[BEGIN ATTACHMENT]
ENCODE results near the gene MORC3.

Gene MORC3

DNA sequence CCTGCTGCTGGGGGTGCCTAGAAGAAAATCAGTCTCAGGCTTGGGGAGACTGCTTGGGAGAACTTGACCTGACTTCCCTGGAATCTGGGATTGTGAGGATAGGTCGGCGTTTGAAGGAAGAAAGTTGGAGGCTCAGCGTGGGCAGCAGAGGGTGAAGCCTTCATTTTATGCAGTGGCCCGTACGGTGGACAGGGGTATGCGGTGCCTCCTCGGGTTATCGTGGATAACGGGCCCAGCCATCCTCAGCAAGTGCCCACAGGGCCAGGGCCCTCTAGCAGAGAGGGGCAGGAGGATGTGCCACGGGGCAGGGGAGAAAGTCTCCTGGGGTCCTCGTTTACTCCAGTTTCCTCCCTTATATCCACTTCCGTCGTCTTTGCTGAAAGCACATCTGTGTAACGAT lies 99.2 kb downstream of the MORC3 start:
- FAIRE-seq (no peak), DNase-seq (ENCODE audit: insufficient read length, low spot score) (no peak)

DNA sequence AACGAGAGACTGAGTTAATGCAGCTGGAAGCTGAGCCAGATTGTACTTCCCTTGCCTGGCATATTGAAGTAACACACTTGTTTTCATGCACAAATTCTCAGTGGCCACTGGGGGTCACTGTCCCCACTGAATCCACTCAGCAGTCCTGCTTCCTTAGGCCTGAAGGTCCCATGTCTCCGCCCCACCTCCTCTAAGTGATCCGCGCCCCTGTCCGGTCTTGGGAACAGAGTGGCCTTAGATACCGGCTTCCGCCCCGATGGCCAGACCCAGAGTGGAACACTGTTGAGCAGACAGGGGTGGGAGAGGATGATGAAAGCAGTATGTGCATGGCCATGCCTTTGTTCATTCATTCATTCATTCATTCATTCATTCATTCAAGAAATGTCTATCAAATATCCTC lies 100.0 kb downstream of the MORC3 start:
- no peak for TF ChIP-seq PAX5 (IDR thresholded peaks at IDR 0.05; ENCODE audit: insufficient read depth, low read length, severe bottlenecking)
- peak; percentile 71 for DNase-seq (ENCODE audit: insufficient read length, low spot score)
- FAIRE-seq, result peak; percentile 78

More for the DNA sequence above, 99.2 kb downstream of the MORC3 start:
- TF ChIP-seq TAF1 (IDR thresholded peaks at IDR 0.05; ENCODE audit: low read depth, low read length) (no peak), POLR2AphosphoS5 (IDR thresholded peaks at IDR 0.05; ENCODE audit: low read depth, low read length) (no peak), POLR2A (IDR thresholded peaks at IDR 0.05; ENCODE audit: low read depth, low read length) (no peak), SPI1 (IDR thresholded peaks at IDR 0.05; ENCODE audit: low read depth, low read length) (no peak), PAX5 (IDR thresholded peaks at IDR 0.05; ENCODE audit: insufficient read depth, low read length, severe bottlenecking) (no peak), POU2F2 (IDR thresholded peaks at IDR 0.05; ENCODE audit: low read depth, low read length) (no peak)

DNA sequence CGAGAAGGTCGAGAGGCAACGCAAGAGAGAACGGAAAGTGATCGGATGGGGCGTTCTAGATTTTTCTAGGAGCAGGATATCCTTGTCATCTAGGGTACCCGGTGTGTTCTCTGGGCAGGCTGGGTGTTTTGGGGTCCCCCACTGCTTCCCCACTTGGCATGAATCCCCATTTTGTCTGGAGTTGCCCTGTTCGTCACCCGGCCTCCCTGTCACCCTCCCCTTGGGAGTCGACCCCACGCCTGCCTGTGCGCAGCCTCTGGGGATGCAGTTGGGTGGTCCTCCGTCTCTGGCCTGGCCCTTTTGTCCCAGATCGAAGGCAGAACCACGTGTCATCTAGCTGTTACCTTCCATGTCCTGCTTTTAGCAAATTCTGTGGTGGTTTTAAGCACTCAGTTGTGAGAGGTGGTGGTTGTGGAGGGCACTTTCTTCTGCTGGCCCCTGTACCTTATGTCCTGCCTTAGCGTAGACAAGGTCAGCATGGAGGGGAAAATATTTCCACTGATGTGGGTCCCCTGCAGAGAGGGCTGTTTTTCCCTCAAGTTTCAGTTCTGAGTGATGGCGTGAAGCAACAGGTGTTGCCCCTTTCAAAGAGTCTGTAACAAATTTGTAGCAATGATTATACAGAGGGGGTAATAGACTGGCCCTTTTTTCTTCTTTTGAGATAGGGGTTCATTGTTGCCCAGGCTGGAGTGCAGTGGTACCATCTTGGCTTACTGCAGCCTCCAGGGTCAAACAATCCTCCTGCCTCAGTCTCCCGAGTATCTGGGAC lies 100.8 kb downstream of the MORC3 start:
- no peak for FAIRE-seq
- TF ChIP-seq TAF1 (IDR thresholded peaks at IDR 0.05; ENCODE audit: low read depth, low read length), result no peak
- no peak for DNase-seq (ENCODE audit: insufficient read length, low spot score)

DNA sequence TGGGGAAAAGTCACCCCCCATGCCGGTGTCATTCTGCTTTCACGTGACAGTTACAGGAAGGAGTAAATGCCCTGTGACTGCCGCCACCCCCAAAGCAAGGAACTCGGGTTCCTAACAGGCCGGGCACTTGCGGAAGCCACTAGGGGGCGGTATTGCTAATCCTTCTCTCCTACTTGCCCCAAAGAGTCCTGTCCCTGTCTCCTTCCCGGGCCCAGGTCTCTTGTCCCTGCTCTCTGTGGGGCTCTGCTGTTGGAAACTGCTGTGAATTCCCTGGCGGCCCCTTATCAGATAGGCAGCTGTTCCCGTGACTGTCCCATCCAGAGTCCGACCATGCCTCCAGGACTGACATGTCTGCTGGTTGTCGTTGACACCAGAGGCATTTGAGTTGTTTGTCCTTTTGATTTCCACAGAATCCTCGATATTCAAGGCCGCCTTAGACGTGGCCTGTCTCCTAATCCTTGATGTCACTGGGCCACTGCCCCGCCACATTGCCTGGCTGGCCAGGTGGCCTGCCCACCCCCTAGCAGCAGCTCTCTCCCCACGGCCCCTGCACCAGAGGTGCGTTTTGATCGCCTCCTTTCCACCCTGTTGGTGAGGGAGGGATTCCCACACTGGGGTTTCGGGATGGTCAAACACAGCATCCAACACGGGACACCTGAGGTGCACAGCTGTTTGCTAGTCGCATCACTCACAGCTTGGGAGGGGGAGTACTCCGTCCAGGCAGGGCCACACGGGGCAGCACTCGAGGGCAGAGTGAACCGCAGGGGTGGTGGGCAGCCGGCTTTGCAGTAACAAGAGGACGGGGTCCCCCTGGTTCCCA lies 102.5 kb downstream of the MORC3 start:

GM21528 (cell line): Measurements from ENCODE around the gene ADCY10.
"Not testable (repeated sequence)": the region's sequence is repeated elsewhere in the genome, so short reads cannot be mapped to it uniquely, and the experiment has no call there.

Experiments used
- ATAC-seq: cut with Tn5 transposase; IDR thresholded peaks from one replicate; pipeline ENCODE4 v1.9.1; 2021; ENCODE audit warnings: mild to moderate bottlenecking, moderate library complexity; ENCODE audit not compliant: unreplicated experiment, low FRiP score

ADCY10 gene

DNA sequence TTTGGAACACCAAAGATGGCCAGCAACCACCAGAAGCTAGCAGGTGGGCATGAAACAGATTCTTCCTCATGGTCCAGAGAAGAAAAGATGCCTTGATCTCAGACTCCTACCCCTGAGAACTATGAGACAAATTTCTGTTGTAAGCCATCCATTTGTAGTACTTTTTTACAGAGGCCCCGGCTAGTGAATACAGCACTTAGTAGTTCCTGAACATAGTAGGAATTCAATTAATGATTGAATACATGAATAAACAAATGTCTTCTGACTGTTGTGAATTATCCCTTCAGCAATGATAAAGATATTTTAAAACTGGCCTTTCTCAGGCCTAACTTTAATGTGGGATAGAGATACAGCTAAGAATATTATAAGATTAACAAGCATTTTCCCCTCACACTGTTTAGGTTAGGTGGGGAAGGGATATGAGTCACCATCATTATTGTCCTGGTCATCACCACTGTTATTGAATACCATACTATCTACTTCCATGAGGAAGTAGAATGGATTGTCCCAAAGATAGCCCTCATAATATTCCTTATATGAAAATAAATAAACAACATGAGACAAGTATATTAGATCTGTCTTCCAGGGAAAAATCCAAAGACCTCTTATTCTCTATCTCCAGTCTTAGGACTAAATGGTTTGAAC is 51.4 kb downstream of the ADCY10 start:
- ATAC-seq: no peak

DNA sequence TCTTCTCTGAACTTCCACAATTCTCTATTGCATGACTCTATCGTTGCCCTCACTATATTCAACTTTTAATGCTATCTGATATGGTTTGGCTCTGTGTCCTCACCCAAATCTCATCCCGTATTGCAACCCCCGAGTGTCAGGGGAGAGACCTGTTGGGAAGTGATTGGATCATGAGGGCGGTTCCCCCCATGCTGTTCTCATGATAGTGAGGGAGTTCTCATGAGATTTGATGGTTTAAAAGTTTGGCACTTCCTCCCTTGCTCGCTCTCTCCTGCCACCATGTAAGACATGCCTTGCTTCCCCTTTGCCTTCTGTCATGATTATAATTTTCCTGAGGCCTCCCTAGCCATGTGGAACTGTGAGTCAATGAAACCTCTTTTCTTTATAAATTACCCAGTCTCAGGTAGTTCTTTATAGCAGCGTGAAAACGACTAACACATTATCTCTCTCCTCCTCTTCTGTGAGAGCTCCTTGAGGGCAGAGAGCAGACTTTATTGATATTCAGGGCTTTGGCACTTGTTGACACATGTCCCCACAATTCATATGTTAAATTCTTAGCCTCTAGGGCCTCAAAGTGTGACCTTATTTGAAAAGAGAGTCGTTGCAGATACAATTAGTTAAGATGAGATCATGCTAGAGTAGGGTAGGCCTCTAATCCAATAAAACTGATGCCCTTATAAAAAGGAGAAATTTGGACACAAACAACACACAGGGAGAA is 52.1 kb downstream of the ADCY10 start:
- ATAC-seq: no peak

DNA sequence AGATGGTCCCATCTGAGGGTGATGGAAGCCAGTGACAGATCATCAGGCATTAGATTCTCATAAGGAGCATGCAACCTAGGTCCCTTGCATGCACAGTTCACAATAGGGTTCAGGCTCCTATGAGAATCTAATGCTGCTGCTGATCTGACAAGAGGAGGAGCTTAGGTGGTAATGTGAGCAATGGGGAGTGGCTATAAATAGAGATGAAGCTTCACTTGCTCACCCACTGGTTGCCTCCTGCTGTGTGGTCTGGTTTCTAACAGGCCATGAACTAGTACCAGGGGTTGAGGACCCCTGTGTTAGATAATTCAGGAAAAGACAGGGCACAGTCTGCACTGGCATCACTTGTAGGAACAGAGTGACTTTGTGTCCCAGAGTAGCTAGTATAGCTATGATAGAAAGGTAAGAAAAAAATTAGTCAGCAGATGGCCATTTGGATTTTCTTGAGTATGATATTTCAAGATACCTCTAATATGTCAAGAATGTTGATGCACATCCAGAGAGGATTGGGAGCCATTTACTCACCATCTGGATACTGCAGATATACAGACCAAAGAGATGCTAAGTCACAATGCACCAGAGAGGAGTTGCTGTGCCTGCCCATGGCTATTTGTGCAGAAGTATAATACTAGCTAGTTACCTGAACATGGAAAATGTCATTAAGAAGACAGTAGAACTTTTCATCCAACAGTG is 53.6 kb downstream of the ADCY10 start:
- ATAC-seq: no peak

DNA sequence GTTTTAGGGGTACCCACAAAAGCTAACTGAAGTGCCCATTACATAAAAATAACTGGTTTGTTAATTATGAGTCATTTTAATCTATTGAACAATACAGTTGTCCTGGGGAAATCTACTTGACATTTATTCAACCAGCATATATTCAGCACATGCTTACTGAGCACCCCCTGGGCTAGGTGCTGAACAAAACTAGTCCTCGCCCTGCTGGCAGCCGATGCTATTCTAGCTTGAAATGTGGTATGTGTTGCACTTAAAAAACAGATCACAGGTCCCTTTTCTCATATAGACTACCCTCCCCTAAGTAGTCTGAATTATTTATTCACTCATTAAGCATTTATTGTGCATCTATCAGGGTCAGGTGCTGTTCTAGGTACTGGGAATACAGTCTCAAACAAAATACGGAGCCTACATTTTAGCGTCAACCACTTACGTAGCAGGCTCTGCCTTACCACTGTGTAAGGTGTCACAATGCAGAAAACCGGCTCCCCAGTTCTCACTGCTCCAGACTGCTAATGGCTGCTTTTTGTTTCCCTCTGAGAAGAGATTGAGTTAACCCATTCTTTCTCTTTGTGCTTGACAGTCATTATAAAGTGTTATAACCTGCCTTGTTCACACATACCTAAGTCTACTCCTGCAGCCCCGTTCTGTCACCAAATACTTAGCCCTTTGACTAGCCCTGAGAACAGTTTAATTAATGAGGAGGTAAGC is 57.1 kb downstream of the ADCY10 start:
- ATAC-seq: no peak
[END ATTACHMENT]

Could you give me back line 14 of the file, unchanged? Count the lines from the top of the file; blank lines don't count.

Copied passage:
- no peak for DNase-seq (ENCODE audit: insufficient read length, low spot score)